Maximizing Micro-Moments with Michael Janda [DMC Recap]
Michael Janda is an experienced agency veteran, who shares systems and strategies to help creative freelancers and agencies run their businesses with confidence and make more money.
He has written two books: The first, Burn your Portfolio all about how you can thrive as a designer in a workplace environment, and the second, The Psychology of Graphic Design Pricing on how to overcome the pricing confusion to be fairly compensated for your work.
Michael has recently left his agency to pursue his passion in business coaching and speaking, so he jumped at the chance to speak at the DMC event this August about the importance of micro-moments.
4 Types of Micro-Moments
Marketing has changed over the last 8 or 9 years and we as marketers have to change as well, Michael said. He presented a construct on how to plan marketing based on micro-moments, a phrase coined by Google. Micro-moments are when people reflexively turn to their devices, usually in the smaller moments when we consume our media. These moments come in various forms, and Google puts them into 4 categories:
- I Want To Know
- I Want To Go
- I Want To Do
- I Want To Buy
These are the four things people are thinking about when they pull out their phones in those reflexive micro-moments. This is a part of the buyer journey as it is now, but can also be scattered throughout what we see as the old “linear” process. How we process and consume content is changing constantly with social media and easy access to information through our smartphones.
People Approach Buying in Moments, Not Funnels
We as marketers have to start by redefining a narrative and the brand we represent. We have to think in a different way—we can’t afford to think in a funnel. Nothing in our marketing strategy should be linear marketing anymore. It has to be adaptable content to engage with our audience. That is why it is important to have snippets of content as a part of your brand story, presented for consuming in a variety of different ways.
People don’t give you the time to consume your content. Overwhelming content gets skipped completely. In order to avoid this, you have to optimize your content in a way that gets delivered as fast as possible.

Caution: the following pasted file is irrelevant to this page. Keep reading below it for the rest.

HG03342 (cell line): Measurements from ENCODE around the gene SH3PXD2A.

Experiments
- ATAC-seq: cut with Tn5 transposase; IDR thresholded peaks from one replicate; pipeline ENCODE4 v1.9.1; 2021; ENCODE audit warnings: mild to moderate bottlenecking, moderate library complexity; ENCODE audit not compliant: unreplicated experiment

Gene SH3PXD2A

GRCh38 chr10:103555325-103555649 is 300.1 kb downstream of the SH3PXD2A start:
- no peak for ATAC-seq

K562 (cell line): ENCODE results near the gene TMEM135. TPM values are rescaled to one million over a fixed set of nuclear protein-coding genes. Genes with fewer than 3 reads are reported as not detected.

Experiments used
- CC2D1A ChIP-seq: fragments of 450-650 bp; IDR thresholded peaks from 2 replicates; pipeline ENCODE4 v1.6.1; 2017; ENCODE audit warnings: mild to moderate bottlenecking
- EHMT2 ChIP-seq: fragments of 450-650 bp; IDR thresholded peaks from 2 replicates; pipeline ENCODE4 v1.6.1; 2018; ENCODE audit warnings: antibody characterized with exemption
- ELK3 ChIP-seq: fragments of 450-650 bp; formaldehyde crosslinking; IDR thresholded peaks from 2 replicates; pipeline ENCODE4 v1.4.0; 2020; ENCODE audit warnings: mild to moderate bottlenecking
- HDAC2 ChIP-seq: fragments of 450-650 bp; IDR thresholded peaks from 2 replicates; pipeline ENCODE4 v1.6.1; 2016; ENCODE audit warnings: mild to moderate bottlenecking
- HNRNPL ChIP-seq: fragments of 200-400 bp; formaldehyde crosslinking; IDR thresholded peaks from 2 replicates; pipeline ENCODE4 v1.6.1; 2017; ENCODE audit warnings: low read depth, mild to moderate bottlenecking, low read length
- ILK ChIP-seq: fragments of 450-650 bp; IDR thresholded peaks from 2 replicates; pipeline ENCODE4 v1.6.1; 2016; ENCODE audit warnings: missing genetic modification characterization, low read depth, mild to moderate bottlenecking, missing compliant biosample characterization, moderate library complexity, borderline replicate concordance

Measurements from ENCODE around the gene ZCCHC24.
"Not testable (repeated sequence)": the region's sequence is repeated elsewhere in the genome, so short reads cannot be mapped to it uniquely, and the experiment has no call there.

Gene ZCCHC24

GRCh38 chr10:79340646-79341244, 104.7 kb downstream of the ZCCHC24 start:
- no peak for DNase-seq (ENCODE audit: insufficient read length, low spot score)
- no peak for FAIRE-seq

Marketing for Micro-Moments
How do we market content for micro-moments? Michael outlines four steps:
- Create the long-form content first. Long-form content can be anywhere from 500-4000 words. Michael used 1200 words as a baseline for his research. Long-form content can be a book, ebook, website article, blog article or even a longer video. Interestingly, search engines give preferential treatment to long-form content, so it is still valuable. Long-form content creates expertise and authority for Google rankings in addition to adding more value for the readers, and can become the foundation of a campaign.
- Dissect your content into “snackable” pieces. This means taking your long-form content and finding valuable tidbits to break down into subtopics, data, lists or quotes. And then planning your content based on the “time bucket” micro-moments as seen above. Remember to always define the action you want your audience to take with these “snackable” pieces.
- Measure and Adjust. When looking at the time bucket content pieces, you can see that marketing is changing, and all encompassing of individual consumers’ experiences. People will use their phones to research products, find reviews, call a store location, find a store location to visit in person, and then make a purchase. There are no longer online customers and in-store customers—there are only customers. And because of this, we must adjust the way we deliver content.
In conclusion, the main points Michael wanted the DMC attendees to walk away with were:
- Be smart with your first 8 seconds of content.
- Create Content based on intention.
- Create content based on time.
- Create content that entices the user to take the next step.
- Measure moments and connect the dots between content and action.